When Judge E. Jones III ruled last month that even mentioning intelligent design to ninth grade science students as an alternative to evolution was unconstitutional in Dover, Pennsylvania, many people still believed the door was open to teaching intelligent design in philosophy or religion classes.
Many evolutionists have said that ID might be appropriately taught in non-science classes.In fact, many evolutionists have said that ID might be appropriately taught in non-science classes. Even the vocal anti-creationist and anti-ID leader Barry Lynn, the executive director of Americans United for Separation of Church and State or AU (the same organization that was involved in the Dover, Pennsylvania case that barred the school district from briefly mentioning intelligent design in public school science classes) and a pastor in the United Church of Christ, has backed that idea, stating that, “When it comes to matters of religion and philosophy, they can be discussed objectively in public schools, but not in biology class.”1
Last Tuesday (January 17), that door of possibility seemed to shut (at least temporarily) in a rural school district in California, when school leaders agreed to stop teaching an elective philosophy course on intelligent design after the AU, along with 11 parents, sued the El Tejon school system (located north of Los Angeles) for violating the so-called separation of church and state.
As reported by the Los Angeles Times (January 17), the school district agreed to “terminate and discontinue” the course and promised not to schedule “any other course that promotes or endorses creationism, creation science, or intelligent design.” This was done just before a federal judge was to hold a hearing on whether to halt the class midway through the winter term.
According to a New York Times article (January 11), the parents, represented by lawyers with AU, claimed that the teacher was advocating intelligent design and young-earth creationism and was not examining those ideas in a neutral way alongside evolution.
AU asserted that “by permitting the course, the El Tejon District was elevating the fundamentalist Christian viewpoint over others and misrepresenting religious concepts as scientific,” as reported by the LA Times article.
According to the New York Times piece, the parents stated in the suit that the syllabus originally listed 24 videos to be shown to students, with 23 produced or distributed by religious organizations and assume a pro-creationist, anti-evolution stance. At least one of the DVDs was produced by AiG. The NY Times also said that the special education teacher (a pastor’s wife) amended the syllabus and the course title for “Philosophy of Intelligent Design” to “Philosophy of Design” after some parents complained.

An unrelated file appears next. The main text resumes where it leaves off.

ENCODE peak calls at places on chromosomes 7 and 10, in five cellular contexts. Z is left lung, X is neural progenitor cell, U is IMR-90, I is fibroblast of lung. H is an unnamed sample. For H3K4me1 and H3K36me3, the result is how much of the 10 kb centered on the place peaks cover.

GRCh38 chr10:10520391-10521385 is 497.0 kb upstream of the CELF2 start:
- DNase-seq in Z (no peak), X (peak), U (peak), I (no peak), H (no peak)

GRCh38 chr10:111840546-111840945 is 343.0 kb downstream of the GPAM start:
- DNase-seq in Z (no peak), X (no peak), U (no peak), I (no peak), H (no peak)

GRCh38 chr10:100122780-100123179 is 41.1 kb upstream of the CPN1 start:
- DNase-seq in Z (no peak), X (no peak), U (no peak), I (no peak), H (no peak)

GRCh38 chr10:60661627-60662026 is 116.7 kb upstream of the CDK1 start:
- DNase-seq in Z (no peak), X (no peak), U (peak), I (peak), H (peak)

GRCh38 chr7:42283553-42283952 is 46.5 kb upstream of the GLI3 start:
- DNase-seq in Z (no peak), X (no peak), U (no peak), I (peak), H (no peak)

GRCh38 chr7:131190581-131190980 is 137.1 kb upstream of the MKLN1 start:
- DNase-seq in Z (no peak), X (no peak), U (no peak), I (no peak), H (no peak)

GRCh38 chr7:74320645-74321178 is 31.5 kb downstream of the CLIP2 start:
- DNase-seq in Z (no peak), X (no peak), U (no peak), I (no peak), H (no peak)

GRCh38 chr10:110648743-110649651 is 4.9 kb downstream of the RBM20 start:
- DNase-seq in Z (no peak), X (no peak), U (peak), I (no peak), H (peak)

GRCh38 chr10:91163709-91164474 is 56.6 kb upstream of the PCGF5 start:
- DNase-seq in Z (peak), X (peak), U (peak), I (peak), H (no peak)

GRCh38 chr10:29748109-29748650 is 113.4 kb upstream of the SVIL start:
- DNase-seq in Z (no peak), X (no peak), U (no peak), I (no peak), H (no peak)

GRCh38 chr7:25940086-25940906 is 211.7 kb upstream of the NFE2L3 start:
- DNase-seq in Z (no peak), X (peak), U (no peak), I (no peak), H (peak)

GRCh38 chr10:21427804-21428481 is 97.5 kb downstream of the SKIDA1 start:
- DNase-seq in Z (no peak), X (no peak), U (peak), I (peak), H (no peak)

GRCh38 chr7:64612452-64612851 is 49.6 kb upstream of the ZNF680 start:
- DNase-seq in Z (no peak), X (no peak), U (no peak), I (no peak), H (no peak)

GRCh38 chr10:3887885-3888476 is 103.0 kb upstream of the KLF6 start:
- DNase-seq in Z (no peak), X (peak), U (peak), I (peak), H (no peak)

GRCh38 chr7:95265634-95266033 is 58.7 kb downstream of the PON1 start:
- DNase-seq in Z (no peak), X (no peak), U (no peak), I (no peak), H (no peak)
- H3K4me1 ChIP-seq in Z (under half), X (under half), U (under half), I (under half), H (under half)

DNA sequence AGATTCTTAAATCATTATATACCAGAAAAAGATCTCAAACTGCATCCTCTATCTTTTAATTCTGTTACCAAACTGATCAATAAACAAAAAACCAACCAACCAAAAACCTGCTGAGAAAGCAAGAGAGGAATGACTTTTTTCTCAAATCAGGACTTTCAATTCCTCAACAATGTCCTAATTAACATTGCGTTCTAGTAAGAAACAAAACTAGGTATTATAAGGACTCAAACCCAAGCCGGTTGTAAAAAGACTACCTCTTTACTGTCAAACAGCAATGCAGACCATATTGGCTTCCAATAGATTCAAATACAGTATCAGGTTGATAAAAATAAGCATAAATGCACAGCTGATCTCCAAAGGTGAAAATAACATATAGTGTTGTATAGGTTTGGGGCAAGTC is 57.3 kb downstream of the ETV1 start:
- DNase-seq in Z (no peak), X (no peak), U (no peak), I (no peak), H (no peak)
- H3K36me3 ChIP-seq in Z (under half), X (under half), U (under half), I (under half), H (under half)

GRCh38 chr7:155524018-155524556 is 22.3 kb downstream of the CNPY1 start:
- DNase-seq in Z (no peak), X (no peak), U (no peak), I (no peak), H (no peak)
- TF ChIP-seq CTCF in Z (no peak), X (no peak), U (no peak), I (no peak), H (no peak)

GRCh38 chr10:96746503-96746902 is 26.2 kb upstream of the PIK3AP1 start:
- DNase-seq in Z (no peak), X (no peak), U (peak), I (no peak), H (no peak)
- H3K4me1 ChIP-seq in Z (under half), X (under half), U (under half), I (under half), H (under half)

So where does the Discovery Institute (DI), the leading think-tank on ID stand on this particular course? According to a posting on the organization’s website, Casey Luskin, a DI attorney, wrote a letter to the El Tejon School District urging the district to: “either reformulate the course by removing the young earth creationist materials or retitle the course as a course not focused on ID.”
In the letter, Luskin explained why ID is not the same as creationism. “… ID is based upon empirical data rather than religious Scripture, and also because ID is not a theory about the age of the earth.”
With a more sympathetic view was Brian Fahling with the American Family Association Center for Law & Policy. He said of the pressure applied by AU on the El Tejon District “indicates the ‘tyrannical nature’ of people like Barry Lynn, who heads Americans United” (AgapePress, January 18).
“The idea that they would go in and strong-arm an agreement from a school district, essentially, to not teach, for instance, intelligent design in the future, is beyond pale,” Fahling said. He added that it is questionable “whether or not the school district actually has the authority to agree not to provide a course that is otherwise well within constitutional bounds.”
“It was another colossal mistake by the school district to allow Americans United to portray the teaching of creationism or intelligent design in a philosophy course as being the equivalent of teaching it in a science course when, in fact, it is not.”
Ken Ham, president of Answers in Genesis-USA, observed: “This really illustrates what we’ve been saying for years. The secularists don’t just want mention of creation out of the science classes—they don’t want anyone to hear about this at all! It has nothing to do with science ultimately, but has everything to do with their religious basis—naturalism.”